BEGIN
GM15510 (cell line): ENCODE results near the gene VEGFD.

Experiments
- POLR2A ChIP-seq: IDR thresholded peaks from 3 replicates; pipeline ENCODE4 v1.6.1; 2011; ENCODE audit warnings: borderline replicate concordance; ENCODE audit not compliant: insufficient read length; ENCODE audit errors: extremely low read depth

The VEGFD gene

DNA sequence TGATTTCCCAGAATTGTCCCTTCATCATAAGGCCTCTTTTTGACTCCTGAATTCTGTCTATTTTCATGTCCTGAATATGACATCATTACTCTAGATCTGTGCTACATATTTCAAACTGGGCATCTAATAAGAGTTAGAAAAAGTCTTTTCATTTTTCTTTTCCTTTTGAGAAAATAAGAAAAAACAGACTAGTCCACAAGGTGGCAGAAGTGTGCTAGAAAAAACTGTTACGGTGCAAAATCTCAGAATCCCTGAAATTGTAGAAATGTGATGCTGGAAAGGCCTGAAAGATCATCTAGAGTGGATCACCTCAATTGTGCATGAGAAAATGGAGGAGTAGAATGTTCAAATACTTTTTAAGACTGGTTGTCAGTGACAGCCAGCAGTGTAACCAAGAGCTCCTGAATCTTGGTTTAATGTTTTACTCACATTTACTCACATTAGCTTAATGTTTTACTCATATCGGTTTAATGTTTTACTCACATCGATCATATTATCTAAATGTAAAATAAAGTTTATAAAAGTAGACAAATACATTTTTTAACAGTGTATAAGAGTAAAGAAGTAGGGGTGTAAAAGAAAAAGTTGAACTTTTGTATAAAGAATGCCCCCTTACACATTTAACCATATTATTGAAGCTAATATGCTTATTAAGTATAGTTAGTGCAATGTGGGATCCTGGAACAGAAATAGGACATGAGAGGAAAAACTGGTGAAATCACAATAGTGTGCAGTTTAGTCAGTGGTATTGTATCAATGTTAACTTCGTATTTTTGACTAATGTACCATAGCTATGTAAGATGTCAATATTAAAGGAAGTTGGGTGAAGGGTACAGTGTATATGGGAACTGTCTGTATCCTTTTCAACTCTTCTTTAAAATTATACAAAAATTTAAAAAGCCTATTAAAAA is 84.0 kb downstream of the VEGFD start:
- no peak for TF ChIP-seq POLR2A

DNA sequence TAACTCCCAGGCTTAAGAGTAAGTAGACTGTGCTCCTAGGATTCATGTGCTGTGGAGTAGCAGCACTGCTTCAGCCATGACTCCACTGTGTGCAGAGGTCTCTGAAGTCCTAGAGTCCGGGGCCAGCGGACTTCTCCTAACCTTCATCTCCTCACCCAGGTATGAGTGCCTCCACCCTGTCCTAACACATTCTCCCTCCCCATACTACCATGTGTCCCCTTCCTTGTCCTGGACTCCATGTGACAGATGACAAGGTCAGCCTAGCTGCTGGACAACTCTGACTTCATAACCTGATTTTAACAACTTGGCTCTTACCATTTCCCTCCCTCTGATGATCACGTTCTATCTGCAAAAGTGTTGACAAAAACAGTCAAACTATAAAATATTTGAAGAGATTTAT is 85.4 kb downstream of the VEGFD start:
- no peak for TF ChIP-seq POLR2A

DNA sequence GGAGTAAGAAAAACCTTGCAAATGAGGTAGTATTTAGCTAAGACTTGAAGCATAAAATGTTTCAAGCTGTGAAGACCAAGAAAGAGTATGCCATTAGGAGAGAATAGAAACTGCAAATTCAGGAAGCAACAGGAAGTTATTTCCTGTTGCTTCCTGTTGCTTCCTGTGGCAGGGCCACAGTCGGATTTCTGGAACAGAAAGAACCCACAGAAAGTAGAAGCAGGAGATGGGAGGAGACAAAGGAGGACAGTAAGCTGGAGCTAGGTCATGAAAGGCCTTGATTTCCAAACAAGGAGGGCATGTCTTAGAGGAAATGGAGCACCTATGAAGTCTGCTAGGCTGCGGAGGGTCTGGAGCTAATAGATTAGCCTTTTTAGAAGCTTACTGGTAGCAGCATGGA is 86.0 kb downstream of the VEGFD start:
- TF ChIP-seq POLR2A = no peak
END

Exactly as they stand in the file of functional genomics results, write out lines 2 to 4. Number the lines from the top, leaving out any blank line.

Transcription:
Experiments
- POLR2A ChIP-seq: IDR thresholded peaks from 3 replicates; pipeline ENCODE4 v1.6.1; 2011; ENCODE audit warnings: borderline replicate concordance; ENCODE audit not compliant: insufficient read length; ENCODE audit errors: extremely low read depth

The VEGFD gene